During the PPP regime (2008-13), foreign aid was reduced as compared to aid inflows during Musharraf's regime. See Figure 1.1. Pakistan economy showed poor performance and reduction of foreign aid could be one of its reasons. As foreign aid was reduced, Pakistan's economy suffered a slowdown. So this growth canbe termed as borrowed growth. The borrowed growth was defined as,

"that growth which is financed through borrowing and at the same time remains dependent upon external factors outside the control of policy makers."7

In 2001 Pakistan faced the worst economic situation. The per capita income was low and the rates of poverty and unemployment were high. In the start of the year 2001-02, there were limited foreign exchange reserves at $3,231 million could finance the imports only for three months. After the participation in war against terror, "inflow of concessional assistance" and assistance in the shape of US grants increased. From 2001-02 to 2007-08 the US funding for Pakistan was recorded at $ 12.2 billion but almost 70% this was reserved for counter terrorism operations. See Table 1.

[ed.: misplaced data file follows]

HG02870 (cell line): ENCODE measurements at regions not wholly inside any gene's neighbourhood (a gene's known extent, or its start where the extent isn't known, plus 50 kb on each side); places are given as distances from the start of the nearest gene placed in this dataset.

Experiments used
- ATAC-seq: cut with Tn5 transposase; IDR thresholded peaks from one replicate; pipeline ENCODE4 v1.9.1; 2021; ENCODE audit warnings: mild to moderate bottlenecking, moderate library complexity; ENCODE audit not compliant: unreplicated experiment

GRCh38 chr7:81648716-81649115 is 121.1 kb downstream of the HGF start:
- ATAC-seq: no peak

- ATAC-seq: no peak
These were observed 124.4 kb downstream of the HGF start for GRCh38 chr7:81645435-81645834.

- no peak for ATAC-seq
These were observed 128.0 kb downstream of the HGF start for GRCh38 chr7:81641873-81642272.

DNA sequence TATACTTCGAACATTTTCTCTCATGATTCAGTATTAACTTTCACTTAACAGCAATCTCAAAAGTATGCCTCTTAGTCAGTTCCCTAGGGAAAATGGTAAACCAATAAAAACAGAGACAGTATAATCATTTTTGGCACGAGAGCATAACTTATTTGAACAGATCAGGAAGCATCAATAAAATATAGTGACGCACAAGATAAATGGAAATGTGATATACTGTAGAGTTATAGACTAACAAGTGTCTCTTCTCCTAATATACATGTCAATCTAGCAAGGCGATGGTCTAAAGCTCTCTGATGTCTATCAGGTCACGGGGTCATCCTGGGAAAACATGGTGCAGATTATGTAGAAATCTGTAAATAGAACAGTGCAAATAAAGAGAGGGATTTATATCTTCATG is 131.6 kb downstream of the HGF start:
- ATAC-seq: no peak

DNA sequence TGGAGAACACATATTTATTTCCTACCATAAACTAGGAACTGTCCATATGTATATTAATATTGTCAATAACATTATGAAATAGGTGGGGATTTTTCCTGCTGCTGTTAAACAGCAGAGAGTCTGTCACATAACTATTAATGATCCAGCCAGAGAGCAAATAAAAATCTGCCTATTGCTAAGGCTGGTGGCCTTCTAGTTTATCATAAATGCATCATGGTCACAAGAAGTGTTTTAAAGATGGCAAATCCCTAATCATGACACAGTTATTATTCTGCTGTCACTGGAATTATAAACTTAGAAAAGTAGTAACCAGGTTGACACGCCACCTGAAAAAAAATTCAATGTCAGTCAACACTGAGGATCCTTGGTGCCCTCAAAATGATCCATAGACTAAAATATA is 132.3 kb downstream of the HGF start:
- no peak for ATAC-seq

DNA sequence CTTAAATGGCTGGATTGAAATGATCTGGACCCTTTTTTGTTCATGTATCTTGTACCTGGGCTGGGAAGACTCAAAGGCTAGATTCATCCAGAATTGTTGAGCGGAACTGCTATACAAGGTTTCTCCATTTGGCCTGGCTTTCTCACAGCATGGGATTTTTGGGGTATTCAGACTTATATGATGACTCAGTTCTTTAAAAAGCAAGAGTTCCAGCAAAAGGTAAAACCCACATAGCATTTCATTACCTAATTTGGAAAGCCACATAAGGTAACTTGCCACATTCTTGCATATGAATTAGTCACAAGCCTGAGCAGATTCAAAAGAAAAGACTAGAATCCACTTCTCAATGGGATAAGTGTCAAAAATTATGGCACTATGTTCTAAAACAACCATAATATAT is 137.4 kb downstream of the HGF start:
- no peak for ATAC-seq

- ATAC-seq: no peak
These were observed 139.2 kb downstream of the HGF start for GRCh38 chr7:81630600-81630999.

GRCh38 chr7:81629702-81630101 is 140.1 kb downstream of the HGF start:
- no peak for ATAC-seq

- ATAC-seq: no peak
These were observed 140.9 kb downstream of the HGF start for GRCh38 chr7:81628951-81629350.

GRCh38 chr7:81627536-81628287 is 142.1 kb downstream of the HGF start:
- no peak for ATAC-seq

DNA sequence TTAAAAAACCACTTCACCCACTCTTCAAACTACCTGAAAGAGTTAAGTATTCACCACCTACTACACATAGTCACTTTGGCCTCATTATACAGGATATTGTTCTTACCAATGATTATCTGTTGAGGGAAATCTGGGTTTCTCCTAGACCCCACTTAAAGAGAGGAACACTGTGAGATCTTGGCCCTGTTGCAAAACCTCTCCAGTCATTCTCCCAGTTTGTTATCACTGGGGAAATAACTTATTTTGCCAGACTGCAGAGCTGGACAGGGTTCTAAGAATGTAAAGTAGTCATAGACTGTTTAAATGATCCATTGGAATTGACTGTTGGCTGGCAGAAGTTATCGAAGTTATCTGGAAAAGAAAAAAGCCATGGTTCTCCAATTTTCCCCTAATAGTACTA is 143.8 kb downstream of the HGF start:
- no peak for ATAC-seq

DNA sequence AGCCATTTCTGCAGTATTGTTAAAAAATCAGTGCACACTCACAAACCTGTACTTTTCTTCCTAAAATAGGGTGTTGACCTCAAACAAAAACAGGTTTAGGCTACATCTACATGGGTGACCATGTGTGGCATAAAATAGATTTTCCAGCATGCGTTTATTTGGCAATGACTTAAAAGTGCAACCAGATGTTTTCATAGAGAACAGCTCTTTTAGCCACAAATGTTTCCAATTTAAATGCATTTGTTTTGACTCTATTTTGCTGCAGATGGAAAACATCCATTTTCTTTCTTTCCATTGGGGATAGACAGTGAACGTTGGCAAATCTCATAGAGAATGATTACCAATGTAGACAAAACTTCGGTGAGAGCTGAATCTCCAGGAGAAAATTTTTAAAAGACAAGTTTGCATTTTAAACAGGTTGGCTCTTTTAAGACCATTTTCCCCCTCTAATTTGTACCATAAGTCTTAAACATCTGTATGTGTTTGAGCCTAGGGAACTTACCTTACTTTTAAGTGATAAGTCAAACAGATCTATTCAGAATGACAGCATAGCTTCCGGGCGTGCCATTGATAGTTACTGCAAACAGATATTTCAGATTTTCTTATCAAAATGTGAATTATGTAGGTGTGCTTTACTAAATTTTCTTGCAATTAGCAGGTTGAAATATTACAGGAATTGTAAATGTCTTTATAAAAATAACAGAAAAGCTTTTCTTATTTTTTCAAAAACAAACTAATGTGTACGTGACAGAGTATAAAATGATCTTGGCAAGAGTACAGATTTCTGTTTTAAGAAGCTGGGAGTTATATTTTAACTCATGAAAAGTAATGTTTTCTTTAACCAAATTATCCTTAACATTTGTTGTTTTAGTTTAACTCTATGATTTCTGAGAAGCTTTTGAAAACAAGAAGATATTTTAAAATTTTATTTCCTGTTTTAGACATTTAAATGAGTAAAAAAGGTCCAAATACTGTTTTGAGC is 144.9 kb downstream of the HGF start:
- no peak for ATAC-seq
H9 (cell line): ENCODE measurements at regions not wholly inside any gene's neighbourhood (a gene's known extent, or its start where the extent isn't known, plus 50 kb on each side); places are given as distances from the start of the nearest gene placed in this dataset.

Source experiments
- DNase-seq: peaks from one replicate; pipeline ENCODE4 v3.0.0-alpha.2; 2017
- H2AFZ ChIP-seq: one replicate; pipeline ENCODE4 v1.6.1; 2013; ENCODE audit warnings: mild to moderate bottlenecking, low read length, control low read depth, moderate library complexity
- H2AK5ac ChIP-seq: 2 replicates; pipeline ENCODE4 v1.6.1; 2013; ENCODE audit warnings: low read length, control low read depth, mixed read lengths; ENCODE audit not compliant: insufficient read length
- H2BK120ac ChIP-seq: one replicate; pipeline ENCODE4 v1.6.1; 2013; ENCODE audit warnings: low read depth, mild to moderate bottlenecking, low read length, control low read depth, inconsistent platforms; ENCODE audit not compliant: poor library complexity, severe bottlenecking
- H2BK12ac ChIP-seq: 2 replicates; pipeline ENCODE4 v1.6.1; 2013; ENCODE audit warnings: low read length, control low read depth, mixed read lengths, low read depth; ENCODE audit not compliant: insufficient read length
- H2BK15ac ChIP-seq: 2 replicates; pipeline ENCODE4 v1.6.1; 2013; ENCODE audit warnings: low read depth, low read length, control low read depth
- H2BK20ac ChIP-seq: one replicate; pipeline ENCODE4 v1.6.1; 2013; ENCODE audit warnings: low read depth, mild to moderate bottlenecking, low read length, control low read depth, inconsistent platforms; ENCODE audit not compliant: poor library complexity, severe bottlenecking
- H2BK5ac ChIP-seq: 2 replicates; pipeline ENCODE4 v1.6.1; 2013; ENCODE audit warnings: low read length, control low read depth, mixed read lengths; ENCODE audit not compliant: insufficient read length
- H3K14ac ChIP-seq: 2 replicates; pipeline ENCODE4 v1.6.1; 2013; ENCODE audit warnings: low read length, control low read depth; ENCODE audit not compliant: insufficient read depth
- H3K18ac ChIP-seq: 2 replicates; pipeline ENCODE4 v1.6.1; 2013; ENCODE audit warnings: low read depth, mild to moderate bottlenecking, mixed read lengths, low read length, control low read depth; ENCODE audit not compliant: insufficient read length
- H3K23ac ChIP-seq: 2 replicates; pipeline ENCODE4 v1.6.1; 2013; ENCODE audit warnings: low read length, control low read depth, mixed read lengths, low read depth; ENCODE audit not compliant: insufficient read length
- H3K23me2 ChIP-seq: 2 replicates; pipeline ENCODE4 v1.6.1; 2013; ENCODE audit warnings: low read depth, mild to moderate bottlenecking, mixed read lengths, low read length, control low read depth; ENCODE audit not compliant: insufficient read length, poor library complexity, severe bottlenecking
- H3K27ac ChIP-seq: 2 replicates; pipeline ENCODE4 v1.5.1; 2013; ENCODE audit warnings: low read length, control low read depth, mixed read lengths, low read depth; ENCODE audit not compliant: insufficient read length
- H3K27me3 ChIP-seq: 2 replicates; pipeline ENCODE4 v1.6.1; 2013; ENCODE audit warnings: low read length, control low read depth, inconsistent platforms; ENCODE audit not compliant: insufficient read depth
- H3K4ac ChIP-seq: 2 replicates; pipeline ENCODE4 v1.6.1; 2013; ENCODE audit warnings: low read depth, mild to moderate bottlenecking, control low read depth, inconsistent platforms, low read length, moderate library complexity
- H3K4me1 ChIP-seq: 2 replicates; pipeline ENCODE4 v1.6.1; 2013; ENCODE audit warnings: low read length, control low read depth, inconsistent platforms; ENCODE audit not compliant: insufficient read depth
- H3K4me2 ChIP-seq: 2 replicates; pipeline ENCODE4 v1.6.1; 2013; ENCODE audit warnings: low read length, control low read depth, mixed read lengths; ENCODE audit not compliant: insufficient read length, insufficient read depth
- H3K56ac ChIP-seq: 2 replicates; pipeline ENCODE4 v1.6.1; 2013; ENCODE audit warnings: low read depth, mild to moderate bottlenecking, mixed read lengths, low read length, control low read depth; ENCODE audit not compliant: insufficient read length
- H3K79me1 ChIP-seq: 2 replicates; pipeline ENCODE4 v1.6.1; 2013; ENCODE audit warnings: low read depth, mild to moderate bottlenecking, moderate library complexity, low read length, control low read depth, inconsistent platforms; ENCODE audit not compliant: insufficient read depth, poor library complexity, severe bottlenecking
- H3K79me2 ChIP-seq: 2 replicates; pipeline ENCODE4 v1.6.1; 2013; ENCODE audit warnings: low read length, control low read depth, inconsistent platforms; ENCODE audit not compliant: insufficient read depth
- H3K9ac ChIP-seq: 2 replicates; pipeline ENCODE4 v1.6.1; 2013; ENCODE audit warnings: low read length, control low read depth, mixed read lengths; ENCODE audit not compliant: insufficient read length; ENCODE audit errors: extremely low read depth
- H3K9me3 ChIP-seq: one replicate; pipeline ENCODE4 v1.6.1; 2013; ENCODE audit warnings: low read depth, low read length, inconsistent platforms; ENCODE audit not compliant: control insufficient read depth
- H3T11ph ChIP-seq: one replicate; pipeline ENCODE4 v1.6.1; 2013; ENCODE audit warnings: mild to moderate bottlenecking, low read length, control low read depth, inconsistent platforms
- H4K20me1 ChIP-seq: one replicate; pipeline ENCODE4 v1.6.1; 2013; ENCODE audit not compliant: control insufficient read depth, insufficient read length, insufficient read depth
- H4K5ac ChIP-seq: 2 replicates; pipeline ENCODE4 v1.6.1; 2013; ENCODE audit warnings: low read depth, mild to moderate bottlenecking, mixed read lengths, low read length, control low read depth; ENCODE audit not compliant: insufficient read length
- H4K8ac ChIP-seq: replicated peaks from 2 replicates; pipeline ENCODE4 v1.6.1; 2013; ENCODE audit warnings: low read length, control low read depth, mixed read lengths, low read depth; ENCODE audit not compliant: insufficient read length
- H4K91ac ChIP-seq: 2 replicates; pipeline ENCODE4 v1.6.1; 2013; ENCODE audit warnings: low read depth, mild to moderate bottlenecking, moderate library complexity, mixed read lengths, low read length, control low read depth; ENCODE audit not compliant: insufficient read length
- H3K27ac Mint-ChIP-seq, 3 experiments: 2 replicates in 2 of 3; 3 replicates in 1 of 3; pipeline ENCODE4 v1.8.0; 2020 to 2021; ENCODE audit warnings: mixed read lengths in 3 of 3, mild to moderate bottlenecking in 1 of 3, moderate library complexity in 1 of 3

Table 1: US Funding to Pakistan from 2001-02 to 2007-08###$ Million

Purposes###2001-02###2002-03###2003-04###2004-###2005-06###2006-07###2007-08

Military###1465###1473###782###1273###1218###1095###1387

Law###100###32###36###40###46###31###31

enforcement

Development###665###258###304###405###677###442###445

and economics

Diplomacy###3###4###7###6###9###9###1

Total###2232###1767###1129###1724###1951###1578###1866

Assistance for development was recorded at $ 3.2 billion in the same period. The overall inflow of aid increased the foreign reserves to a levelof $ 12,389 million at the end of 2003-04. The foreign aid not only boosted the foreign reserves but it also expanded the money supply, interests rates were reduced and the...